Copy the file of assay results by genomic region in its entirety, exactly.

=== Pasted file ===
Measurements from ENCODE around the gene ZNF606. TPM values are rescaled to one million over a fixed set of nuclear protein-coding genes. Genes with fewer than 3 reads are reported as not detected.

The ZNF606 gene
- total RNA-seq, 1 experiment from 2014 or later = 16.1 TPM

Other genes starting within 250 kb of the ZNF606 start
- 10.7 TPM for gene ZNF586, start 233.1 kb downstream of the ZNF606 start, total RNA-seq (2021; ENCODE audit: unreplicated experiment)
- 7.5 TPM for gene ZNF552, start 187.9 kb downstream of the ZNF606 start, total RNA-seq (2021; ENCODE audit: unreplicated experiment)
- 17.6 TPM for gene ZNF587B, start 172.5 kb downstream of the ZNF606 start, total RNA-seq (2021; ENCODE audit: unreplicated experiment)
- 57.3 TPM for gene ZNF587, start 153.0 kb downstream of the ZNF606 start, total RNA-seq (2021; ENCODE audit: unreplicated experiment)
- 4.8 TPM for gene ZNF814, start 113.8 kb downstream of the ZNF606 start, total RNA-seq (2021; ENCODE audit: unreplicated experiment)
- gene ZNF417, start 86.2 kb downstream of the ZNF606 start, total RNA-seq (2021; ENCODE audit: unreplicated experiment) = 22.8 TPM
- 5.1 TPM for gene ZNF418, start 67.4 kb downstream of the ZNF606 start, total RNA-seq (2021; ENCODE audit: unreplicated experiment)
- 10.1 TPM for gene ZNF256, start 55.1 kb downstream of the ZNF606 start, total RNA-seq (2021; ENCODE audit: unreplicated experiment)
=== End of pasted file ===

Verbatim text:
Measurements from ENCODE around the gene ZNF606. TPM values are rescaled to one million over a fixed set of nuclear protein-coding genes. Genes with fewer than 3 reads are reported as not detected.

The ZNF606 gene
- total RNA-seq, 1 experiment from 2014 or later = 16.1 TPM

Other genes starting within 250 kb of the ZNF606 start
- 10.7 TPM for gene ZNF586, start 233.1 kb downstream of the ZNF606 start, total RNA-seq (2021; ENCODE audit: unreplicated experiment)
- 7.5 TPM for gene ZNF552, start 187.9 kb downstream of the ZNF606 start, total RNA-seq (2021; ENCODE audit: unreplicated experiment)
- 17.6 TPM for gene ZNF587B, start 172.5 kb downstream of the ZNF606 start, total RNA-seq (2021; ENCODE audit: unreplicated experiment)
- 57.3 TPM for gene ZNF587, start 153.0 kb downstream of the ZNF606 start, total RNA-seq (2021; ENCODE audit: unreplicated experiment)
- 4.8 TPM for gene ZNF814, start 113.8 kb downstream of the ZNF606 start, total RNA-seq (2021; ENCODE audit: unreplicated experiment)
- gene ZNF417, start 86.2 kb downstream of the ZNF606 start, total RNA-seq (2021; ENCODE audit: unreplicated experiment) = 22.8 TPM
- 5.1 TPM for gene ZNF418, start 67.4 kb downstream of the ZNF606 start, total RNA-seq (2021; ENCODE audit: unreplicated experiment)
- 10.1 TPM for gene ZNF256, start 55.1 kb downstream of the ZNF606 start, total RNA-seq (2021; ENCODE audit: unreplicated experiment)